This demo shows how a precipitation reaction works. The precipitate formed is a common ingredient in chalk.
CaCl2 (aq) + Na2CO3 (aq) → NaCl (aq) + CaCO3 (s)
- 1M CaCl2
- 1M Na2CO3
- petri dish
- disposable pipets
1. Add a pipet full of CaCl2 to the petri dish
2. Add a pipet full of Na2CO3 to the petri dish
This demo would work great on a document camera, just put a piece of colored paper under the petri dish to help the students see. Food coloring can also be added to help see. If only a small amount of liquid is used, the reaction can be wiped up with a paper towel. If not it can be poured down the drain.
Safety goggles should always be worn.
“Demo: Precipitation of Chalk.” Educational Web Labs. Accessed 29 Jun 2010.
This problem set practices writing molecular, total ionic, and net ionic equations for a reaction, as well as identifying spectator ions and precipitates. Concentration calculations and using Avogadro’s number are also practiced.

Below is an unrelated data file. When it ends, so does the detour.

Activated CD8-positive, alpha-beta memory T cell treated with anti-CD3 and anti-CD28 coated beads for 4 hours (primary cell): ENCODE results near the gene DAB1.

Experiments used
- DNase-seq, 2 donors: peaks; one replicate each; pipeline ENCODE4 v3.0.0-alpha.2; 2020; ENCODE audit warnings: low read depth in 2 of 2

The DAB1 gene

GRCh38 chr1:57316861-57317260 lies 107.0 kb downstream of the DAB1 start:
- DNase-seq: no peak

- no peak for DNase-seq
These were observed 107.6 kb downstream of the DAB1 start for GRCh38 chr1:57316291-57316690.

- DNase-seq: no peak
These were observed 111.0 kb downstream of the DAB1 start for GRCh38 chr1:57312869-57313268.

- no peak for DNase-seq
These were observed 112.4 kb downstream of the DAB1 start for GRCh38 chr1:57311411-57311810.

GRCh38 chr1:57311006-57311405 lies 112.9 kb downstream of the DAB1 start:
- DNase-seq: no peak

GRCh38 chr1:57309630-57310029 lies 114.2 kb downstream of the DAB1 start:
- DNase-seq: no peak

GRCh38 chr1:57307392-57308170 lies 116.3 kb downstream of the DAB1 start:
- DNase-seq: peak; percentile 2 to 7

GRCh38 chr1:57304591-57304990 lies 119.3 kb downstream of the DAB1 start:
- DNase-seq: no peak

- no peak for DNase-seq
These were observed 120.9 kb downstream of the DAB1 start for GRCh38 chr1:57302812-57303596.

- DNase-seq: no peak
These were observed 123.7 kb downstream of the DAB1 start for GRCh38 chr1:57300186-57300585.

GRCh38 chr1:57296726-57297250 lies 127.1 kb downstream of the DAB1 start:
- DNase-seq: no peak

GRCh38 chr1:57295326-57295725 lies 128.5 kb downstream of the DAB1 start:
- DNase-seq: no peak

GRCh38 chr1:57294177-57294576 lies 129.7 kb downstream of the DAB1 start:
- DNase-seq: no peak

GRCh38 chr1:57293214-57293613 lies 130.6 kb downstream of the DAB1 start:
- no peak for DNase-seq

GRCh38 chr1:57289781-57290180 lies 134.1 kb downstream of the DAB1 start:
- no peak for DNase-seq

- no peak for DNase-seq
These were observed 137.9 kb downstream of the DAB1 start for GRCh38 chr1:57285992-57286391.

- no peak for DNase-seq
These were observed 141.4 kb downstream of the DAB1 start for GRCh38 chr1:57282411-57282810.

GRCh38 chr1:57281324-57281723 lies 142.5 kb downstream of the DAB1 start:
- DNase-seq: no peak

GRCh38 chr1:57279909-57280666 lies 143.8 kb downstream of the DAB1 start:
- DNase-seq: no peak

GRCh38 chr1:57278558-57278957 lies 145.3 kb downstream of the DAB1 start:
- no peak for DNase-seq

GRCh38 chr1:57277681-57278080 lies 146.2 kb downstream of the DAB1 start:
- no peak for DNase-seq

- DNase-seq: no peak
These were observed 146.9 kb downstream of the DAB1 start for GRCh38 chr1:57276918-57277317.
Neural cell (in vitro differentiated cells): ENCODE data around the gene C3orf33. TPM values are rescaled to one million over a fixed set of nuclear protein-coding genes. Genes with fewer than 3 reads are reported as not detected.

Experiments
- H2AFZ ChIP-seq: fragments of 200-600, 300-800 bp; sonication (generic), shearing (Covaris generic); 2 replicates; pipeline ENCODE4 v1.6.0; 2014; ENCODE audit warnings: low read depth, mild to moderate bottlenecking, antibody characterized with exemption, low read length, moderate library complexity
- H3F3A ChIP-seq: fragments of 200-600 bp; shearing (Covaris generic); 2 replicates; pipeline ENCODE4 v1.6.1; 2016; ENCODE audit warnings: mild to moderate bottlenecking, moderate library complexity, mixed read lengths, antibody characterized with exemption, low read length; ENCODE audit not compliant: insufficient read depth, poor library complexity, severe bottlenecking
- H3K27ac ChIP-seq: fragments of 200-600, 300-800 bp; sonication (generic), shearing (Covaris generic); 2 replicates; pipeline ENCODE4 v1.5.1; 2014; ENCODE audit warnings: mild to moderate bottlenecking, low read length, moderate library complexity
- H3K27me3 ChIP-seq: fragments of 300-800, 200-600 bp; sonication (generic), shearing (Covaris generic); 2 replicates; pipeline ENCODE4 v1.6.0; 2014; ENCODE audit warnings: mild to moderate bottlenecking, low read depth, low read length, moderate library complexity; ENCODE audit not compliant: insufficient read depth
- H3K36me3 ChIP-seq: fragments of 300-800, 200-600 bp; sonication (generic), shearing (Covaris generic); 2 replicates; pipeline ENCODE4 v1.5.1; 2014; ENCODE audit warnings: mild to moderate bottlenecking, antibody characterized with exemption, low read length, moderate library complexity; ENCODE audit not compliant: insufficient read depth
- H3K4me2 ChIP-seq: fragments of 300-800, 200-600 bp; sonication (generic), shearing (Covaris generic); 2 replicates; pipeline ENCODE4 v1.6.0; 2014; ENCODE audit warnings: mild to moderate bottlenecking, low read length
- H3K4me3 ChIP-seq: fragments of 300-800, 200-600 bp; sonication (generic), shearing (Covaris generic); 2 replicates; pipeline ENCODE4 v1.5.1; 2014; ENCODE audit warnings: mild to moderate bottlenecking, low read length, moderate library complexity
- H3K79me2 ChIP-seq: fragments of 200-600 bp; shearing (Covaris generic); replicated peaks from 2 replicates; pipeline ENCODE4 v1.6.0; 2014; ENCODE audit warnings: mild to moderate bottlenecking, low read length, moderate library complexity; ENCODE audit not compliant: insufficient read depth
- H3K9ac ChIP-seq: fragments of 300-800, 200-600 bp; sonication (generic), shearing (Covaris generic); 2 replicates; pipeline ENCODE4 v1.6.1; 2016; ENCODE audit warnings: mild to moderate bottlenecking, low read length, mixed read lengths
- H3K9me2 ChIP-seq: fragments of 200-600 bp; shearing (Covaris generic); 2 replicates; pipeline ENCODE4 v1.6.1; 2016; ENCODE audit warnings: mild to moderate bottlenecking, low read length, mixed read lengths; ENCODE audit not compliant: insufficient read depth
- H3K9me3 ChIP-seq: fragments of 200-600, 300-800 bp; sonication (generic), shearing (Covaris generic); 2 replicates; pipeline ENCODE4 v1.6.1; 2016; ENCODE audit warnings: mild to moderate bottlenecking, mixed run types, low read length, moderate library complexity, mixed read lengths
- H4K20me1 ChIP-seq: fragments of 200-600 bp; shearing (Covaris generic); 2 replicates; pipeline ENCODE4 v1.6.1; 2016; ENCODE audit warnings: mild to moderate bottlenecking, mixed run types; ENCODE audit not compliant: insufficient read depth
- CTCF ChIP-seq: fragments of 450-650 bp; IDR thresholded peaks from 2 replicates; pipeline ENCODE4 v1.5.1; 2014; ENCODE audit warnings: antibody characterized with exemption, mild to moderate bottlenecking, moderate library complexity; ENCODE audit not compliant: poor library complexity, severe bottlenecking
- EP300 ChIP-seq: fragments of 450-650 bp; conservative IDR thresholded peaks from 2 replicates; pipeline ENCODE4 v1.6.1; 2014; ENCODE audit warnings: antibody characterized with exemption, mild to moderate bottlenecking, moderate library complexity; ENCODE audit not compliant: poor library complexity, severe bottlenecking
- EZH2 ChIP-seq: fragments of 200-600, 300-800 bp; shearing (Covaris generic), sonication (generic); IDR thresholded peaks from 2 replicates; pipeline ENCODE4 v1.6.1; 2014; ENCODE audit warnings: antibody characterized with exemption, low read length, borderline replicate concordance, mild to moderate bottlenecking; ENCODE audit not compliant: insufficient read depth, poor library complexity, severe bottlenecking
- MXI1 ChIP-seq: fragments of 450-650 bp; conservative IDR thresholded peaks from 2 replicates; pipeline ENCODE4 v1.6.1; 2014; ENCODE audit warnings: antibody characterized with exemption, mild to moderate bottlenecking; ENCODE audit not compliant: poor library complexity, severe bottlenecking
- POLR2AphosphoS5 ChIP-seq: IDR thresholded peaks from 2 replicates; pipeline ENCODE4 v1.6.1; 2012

This lesson plan‘s topic is precipitate reactions: writing balanced molecular, total ionic, and net ionic reactions; identifying spectator ions and precipitates, all using solubility rules. Making Chalk is used as the hook in this lesson. The practice problems provide more problems to go with the lesson.
This lesson plan‘s topic is the Evidences of Chemical Reactions. Students learn the various evidences, then they get a change to practice identifying them with a hands on activity. Making Chalk is used in the notes portion of this lesson.